4. Specific Expression of Human Intelectin-1 in Malignant Pleural Mesothelioma and Gastrointestinal Goblet Cells

    PubMed Central

    Washimi, Kota; Yokose, Tomoyuki; Yamashita, Makiko; Kageyama, Taihei; Suzuki, Katsuo; Yoshihara, Mitsuyo; Miyagi, Yohei; Hayashi, Hiroyuki; Tsuji, Shoutaro

    2012-01-01

    Malignant pleural mesothelioma (MPM) is a fatal tumor. It is often hard to discriminate MPM from metastatic tumors of other types because currently, there are no reliable immunopathological markers for MPM. MPM is differentially diagnosed by some immunohistochemical tests on pathology specimens. In the present study, we investigated the expression of intelectin-1, a new mesothelioma marker, in normal tissues in the whole body and in many cancers, including MPM, by immunohistochemical analysis. We found that in normal tissues, human intelectin-1 was mainly secreted from gastrointestinal goblet cells along with mucus into the intestinal lumen, and it was also expressed, to a lesser extent, in mesothelial cells and urinary epithelial cells. Eighty-eight percent of epithelioid-type MPMs expressed intelectin-1, whereas sarcomatoid-type MPMs, biphasic MPMs, and poorly differentiated MPMs were rarely positive for intelectin-1. Intelectin-1 was not expressed in other cancers, except in mucus-producing adenocarcinoma. These results suggest that intelectin-1 is a better marker for epithelioid-type MPM than other mesothelioma markers because of its specificity and the simplicity of pathological assessment. Pleural intelectin-1 could be a useful diagnostic marker for MPM with applications in histopathological identification of MPM. PMID:22768319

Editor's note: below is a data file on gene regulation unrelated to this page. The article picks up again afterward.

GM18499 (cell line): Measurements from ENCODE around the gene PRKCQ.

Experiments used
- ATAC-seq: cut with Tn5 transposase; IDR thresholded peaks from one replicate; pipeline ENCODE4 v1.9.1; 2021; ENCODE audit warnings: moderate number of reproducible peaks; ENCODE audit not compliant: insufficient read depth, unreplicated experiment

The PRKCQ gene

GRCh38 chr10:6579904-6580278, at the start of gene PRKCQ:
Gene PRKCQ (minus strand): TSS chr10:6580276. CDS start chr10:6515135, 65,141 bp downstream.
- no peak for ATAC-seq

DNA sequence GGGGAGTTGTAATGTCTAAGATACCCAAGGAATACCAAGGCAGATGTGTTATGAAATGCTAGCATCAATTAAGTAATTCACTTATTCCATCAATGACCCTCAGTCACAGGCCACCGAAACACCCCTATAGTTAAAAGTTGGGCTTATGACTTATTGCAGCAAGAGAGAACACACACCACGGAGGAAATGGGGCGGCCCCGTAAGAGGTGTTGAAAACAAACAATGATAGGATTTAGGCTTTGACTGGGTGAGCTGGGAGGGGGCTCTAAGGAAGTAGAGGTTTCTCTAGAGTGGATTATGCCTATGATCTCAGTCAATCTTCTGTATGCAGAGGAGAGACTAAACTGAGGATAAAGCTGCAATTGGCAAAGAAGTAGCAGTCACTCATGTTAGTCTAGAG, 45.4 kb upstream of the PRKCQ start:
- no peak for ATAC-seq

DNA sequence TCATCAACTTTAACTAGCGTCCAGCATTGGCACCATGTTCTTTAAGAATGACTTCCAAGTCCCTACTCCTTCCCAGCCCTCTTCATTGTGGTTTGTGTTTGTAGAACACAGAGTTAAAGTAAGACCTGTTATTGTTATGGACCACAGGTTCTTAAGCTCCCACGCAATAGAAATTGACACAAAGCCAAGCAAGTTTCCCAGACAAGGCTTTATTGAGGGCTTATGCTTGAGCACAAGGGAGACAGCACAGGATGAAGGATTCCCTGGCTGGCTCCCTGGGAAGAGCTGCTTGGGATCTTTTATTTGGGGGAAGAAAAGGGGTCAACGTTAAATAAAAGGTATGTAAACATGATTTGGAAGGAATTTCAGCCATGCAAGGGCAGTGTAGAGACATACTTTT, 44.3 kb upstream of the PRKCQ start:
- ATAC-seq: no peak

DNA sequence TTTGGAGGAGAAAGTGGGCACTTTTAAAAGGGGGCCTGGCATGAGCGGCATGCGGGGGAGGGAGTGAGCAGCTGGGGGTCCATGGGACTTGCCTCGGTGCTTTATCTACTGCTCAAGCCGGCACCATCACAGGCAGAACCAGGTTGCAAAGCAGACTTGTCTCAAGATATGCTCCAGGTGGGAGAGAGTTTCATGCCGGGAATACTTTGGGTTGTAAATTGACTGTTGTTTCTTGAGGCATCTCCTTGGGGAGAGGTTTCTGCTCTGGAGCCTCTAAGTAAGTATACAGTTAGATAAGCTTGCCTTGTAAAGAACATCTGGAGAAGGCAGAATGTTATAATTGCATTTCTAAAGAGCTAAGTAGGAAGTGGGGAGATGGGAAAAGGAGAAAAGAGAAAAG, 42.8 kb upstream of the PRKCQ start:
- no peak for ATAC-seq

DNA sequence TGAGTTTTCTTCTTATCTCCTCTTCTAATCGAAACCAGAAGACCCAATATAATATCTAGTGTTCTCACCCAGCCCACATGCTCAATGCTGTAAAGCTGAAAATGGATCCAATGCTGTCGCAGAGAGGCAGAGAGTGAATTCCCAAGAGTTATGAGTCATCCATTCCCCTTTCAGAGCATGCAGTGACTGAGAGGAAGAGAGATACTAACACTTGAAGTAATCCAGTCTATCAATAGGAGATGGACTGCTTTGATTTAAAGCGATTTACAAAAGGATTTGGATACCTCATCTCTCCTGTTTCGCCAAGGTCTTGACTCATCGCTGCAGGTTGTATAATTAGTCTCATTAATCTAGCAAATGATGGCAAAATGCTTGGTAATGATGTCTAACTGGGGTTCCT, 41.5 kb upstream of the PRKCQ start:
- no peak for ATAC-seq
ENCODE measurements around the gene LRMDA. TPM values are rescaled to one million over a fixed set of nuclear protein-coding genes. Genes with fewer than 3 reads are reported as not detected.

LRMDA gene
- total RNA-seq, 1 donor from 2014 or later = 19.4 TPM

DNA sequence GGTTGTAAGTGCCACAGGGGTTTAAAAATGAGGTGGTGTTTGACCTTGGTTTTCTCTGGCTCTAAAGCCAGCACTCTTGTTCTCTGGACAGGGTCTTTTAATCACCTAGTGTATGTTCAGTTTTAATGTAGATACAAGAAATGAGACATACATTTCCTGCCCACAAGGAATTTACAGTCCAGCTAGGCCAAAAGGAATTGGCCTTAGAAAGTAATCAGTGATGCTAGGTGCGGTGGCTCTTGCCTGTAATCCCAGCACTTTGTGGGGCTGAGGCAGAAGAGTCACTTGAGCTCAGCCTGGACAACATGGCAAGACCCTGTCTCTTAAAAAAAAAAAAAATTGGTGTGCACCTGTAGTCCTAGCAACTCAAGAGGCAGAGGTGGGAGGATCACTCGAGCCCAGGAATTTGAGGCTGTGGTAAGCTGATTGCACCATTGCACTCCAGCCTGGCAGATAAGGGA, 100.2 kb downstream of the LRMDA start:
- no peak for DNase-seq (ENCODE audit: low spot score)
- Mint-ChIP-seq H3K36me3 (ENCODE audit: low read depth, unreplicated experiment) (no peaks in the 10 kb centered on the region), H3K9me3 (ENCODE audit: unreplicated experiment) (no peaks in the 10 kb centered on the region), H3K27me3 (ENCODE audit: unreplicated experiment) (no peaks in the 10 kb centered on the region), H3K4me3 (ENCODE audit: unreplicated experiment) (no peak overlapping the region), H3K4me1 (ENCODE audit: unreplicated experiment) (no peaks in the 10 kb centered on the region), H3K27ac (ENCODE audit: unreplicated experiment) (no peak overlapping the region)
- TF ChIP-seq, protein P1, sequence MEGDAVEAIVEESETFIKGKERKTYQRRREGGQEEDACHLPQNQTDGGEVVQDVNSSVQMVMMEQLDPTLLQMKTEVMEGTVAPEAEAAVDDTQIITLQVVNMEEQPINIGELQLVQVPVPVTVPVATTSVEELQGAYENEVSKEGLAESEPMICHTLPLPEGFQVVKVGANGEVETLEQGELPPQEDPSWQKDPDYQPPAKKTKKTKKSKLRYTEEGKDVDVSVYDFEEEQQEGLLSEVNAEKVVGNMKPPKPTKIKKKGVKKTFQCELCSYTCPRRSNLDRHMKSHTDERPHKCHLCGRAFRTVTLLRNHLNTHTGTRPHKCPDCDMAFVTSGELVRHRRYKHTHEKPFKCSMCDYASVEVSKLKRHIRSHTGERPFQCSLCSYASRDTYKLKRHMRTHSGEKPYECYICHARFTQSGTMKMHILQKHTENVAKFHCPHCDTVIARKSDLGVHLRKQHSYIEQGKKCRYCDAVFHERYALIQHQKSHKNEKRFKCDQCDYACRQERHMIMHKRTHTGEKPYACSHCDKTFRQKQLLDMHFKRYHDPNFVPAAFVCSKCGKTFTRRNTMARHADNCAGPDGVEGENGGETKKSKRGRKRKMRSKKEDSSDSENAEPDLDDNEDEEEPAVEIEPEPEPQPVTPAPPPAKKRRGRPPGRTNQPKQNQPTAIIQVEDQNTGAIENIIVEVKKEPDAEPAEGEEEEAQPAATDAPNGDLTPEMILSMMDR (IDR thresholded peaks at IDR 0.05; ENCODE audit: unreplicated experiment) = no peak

5. A hypermutation phenotype and somatic MSH6 mutations in recurrent human malignant gliomas after alkylator chemotherapy.

    PubMed

    Hunter, Chris; Smith, Raffaella; Cahill, Daniel P; Stephens, Philip; Stevens, Claire; Teague, Jon; Greenman, Chris; Edkins, Sarah; Bignell, Graham; Davies, Helen; O'Meara, Sarah; Parker, Adrian; Avis, Tim; Barthorpe, Syd; Brackenbury, Lisa; Buck, Gemma; Butler, Adam; Clements, Jody; Cole, Jennifer; Dicks, Ed; Forbes, Simon; Gorton, Matthew; Gray, Kristian; Halliday, Kelly; Harrison, Rachel; Hills, Katy; Hinton, Jonathon; Jenkinson, Andy; Jones, David; Kosmidou, Vivienne; Laman, Ross; Lugg, Richard; Menzies, Andrew; Perry, Janet; Petty, Robert; Raine, Keiran; Richardson, David; Shepherd, Rebecca; Small, Alexandra; Solomon, Helen; Tofts, Calli; Varian, Jennifer; West, Sofie; Widaa, Sara; Yates, Andy; Easton, Douglas F; Riggins, Gregory; Roy, Jennifer E; Levine, Kymberly K; Mueller, Wolf; Batchelor, Tracy T; Louis, David N; Stratton, Michael R; Futreal, P Andrew; Wooster, Richard